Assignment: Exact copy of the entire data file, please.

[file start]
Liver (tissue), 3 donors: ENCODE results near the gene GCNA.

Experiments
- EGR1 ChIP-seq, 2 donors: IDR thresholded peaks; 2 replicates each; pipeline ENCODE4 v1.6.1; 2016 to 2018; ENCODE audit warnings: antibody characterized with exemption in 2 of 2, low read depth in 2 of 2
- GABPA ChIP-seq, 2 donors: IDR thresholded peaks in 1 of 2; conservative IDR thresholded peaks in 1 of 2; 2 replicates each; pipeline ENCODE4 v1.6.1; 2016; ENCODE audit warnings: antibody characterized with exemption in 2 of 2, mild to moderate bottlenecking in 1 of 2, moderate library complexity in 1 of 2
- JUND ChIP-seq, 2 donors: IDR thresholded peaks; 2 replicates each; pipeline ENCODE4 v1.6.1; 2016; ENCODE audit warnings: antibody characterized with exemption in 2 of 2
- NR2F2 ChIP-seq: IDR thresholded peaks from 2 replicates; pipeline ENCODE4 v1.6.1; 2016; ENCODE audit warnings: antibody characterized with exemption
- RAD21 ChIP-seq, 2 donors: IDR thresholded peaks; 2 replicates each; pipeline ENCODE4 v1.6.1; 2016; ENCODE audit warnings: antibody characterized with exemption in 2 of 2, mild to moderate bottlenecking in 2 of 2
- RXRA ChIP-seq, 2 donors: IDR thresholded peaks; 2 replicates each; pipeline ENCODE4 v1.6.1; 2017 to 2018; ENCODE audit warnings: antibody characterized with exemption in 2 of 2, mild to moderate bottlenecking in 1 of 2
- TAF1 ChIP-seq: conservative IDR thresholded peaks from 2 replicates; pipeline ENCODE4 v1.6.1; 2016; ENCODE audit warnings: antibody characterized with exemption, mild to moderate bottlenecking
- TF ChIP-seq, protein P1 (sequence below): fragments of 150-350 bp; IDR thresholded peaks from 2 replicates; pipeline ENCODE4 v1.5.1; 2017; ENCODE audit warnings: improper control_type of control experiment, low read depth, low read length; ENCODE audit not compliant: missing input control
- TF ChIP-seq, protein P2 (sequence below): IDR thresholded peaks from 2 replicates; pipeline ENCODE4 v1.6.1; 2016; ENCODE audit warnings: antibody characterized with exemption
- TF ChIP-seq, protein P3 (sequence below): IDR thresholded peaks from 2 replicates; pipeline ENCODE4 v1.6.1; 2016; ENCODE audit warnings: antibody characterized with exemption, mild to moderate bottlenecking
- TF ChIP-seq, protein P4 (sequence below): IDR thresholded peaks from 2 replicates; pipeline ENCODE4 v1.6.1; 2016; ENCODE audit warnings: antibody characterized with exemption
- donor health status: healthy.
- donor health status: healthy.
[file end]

Liver (tissue), 3 donors: ENCODE results near the gene GCNA.

Experiments
- EGR1 ChIP-seq, 2 donors: IDR thresholded peaks; 2 replicates each; pipeline ENCODE4 v1.6.1; 2016 to 2018; ENCODE audit warnings: antibody characterized with exemption in 2 of 2, low read depth in 2 of 2
- GABPA ChIP-seq, 2 donors: IDR thresholded peaks in 1 of 2; conservative IDR thresholded peaks in 1 of 2; 2 replicates each; pipeline ENCODE4 v1.6.1; 2016; ENCODE audit warnings: antibody characterized with exemption in 2 of 2, mild to moderate bottlenecking in 1 of 2, moderate library complexity in 1 of 2
- JUND ChIP-seq, 2 donors: IDR thresholded peaks; 2 replicates each; pipeline ENCODE4 v1.6.1; 2016; ENCODE audit warnings: antibody characterized with exemption in 2 of 2
- NR2F2 ChIP-seq: IDR thresholded peaks from 2 replicates; pipeline ENCODE4 v1.6.1; 2016; ENCODE audit warnings: antibody characterized with exemption
- RAD21 ChIP-seq, 2 donors: IDR thresholded peaks; 2 replicates each; pipeline ENCODE4 v1.6.1; 2016; ENCODE audit warnings: antibody characterized with exemption in 2 of 2, mild to moderate bottlenecking in 2 of 2
- RXRA ChIP-seq, 2 donors: IDR thresholded peaks; 2 replicates each; pipeline ENCODE4 v1.6.1; 2017 to 2018; ENCODE audit warnings: antibody characterized with exemption in 2 of 2, mild to moderate bottlenecking in 1 of 2
- TAF1 ChIP-seq: conservative IDR thresholded peaks from 2 replicates; pipeline ENCODE4 v1.6.1; 2016; ENCODE audit warnings: antibody characterized with exemption, mild to moderate bottlenecking
- TF ChIP-seq, protein P1 (sequence below): fragments of 150-350 bp; IDR thresholded peaks from 2 replicates; pipeline ENCODE4 v1.5.1; 2017; ENCODE audit warnings: improper control_type of control experiment, low read depth, low read length; ENCODE audit not compliant: missing input control
- TF ChIP-seq, protein P2 (sequence below): IDR thresholded peaks from 2 replicates; pipeline ENCODE4 v1.6.1; 2016; ENCODE audit warnings: antibody characterized with exemption
- TF ChIP-seq, protein P3 (sequence below): IDR thresholded peaks from 2 replicates; pipeline ENCODE4 v1.6.1; 2016; ENCODE audit warnings: antibody characterized with exemption, mild to moderate bottlenecking
- TF ChIP-seq, protein P4 (sequence below): IDR thresholded peaks from 2 replicates; pipeline ENCODE4 v1.6.1; 2016; ENCODE audit warnings: antibody characterized with exemption
- donor health status: healthy.
- donor health status: healthy.